Are you familiar with the Socratic method? Socrates didn’t use rhetoric to persuade people to accept his point of view. Instead, he asked questions that stimulated critical thinking and led people to reach a conclusion on their own. And presto! People took ownership for their conclusion, rather than feeling they were simply out-debated by a skillful speaker.
Let’s face it: as a leader, it feels easier to simply state your position (“Most people would never buy broccoli-flavored ice cream”). Asking questions requires more patience and creativity from a leader (“What does the data show about what new flavors our customers would most prefer?”).
And there’s another challenge: our natural tendency to ask “leading questions.”
Imagine you are a witness on stand in a courtroom. The opposing attorney is trying to manipulate you into saying something you don’t really believe.
“Where were you at 8pm on October 15?”
“I was in my kitchen doing the dishes.”
“What did you see through the window over your sink?”
“I saw Mr. Burns talking with Ms. Stapleton on her front porch.”
“Where they arguing?”
“It’s possible. I couldn’t hear what they were saying.”
“Was Ms. Stapleton upset?”
“Well, she threw her arms in the air a few times, and she rushed into the house and slammed the door behind her.”
“Isn’t it true that you hoped they were arguing — that you wanted Ms. Stapleton to be upset, because you have feelings for her and planned to knock on her door as soon as Mr. Burns left?”
Finally, your attorney appeals to the judge. “Objection, your honor! He’s leading the witness!”
A leading question is one that drives the answerer toward your own point of view. Even though you are a leader, asking a question is usually not a good time to “lead.”
If you ask leading questions designed to push your point of view (“Do you know anyone who gags whenever they taste broccoli?”), sooner or later people will catch on to what you are trying to do. They will view you as manipulative and perhaps even dishonest, because you use questions as a sneaky tactic to promote your position rather than being up front about it.
Instead of asking a leading question, try asking a learning question. According to executive coach Tom Henschel, a learning question reflects something you want to know that you don’t know already. “This requires you to approach the conversation as a learner, with curiosity rather than judgment,” says Tom. “You can’t approach it to prove your position or to point out what’s gone wrong.”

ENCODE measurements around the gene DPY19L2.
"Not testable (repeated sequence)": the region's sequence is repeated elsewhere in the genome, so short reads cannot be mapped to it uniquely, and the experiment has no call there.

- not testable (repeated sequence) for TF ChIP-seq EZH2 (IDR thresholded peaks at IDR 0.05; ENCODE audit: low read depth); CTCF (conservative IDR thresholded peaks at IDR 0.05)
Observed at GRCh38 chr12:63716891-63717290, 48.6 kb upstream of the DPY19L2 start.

You may indeed have a position, but your purpose in asking a learning question is not to manipulate people to come to that position. Instead, you are asking with the end goal of arriving at the best answer, which may not be the answer you initially hoped for.
There are three characteristics of learning questions that you should strive for:
- Ask questions that are open-ended. A learning question should encourage interaction and broad thinking (“What do you envision is the best-case scenario?”). Close-ended questions that ask for a yes/no (“Are we all willing to accept that risk?”) or similarly brief answer (“When can you complete that step?”) are best saved for when you are requesting specific data or drawing a discussion to a close.
- Start with Who, What, How, or Tell me. Questions like “What do you think we should do? How does that sound to you? Who is our target audience?” and inviting statements like “Tell me more about that” encourage discussion and critical thinking. Conversely, “Why” questions tend to put people on the defensive (“Why did you do that?”); try a different phrase that still encourages discussion (“That’s a possibility. How did you come up with that?”)
- Be open to a different answer than you expected. If you ask a question without being genuinely curious, then most likely your purpose is leading rather than learning. When you ask a genuine question, you are open to the possibility of changing your position or pursuing an additional position based on what you learn.
Asking learning questions is a great way to engage your team to identify the best solutions — and together, to be accountable as a group for the success of those solutions. But it isn’t easy. It requires creativity, curiosity, and openness to new ideas. Sometimes it feels so much easier to simply say, “Let’s do it my way now.” And sometimes, that is what is appropriate for a leader to do.
But more often, great leadership recognizes that the “magic” is in the team, not the leader. And asking learning questions is a powerful way of cultivating brilliant ideas and results in your team. Creating the magic that comes from engagement is worth the extra time and effort.